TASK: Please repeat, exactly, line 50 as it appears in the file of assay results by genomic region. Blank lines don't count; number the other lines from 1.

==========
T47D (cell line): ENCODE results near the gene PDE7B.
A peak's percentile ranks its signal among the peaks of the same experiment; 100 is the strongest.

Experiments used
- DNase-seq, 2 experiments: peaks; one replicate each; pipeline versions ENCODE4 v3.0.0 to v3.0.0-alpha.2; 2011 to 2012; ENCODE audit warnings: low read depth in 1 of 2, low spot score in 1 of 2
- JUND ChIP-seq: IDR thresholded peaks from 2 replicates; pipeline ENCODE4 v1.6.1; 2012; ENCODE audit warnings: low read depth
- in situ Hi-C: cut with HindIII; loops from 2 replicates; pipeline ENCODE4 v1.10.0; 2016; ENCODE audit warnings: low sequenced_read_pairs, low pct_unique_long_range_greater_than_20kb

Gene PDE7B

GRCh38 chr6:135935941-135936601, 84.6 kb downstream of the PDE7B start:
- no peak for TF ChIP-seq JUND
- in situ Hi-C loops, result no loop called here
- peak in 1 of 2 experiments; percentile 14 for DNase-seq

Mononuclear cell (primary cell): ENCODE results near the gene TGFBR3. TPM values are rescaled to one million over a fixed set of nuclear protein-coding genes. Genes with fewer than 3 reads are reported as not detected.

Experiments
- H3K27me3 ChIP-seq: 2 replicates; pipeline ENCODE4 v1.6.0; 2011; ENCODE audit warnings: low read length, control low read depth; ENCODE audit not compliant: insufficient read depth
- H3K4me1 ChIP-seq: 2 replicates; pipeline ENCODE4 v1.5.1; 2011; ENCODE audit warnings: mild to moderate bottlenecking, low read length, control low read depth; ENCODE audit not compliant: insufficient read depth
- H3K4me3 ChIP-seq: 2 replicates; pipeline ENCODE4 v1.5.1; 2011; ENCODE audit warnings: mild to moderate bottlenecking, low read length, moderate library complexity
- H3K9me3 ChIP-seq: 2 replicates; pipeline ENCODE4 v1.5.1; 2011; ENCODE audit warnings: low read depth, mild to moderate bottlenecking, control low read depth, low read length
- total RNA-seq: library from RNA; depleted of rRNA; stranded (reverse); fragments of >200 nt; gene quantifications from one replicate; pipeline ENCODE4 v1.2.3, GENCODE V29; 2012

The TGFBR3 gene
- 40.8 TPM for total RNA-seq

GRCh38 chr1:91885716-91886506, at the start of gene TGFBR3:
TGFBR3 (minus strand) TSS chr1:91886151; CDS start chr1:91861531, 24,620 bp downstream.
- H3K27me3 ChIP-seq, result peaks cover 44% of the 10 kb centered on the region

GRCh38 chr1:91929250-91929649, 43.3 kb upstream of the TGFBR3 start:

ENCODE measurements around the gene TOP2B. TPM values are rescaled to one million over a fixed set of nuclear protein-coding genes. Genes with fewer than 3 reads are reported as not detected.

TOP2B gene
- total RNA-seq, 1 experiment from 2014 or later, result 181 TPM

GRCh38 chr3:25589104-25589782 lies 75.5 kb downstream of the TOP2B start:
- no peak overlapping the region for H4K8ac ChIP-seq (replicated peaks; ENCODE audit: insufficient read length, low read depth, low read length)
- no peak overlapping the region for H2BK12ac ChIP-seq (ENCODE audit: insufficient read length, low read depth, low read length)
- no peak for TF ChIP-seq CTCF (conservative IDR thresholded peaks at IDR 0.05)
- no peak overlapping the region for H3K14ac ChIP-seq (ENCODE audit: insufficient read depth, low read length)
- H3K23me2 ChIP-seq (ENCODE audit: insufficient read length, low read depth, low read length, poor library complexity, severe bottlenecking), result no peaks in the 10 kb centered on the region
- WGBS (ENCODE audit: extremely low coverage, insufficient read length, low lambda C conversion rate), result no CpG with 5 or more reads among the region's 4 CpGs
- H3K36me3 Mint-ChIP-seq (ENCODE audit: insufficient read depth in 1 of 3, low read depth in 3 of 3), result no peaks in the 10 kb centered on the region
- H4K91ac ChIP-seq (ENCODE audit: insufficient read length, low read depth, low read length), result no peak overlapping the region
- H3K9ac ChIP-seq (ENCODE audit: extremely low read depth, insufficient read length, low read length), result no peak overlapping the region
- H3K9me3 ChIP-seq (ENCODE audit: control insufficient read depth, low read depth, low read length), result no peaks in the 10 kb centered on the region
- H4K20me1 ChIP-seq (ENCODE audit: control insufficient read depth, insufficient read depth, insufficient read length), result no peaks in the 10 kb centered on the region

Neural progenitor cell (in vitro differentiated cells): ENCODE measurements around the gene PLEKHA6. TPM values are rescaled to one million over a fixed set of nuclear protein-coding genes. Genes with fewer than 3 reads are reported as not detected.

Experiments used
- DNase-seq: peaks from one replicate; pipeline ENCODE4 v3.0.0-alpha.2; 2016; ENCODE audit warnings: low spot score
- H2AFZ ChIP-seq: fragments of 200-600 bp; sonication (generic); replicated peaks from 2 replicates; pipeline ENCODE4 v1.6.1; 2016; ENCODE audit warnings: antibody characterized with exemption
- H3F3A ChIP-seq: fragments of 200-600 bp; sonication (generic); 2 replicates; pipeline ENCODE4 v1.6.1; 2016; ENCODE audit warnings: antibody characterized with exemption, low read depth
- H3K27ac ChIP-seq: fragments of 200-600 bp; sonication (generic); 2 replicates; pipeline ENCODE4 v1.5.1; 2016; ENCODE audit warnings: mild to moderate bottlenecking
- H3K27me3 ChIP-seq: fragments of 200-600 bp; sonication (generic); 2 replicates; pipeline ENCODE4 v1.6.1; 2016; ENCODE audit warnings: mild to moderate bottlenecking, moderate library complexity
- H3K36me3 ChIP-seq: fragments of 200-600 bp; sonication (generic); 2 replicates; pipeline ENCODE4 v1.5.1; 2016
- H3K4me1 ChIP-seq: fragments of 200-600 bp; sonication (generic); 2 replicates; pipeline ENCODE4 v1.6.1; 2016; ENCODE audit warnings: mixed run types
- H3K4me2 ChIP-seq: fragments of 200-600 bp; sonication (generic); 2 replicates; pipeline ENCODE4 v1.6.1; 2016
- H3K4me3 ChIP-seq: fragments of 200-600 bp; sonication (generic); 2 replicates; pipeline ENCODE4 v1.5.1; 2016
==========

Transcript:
- H3K4me3 ChIP-seq: fragments of 200-600 bp; sonication (generic); 2 replicates; pipeline ENCODE4 v1.5.1; 2016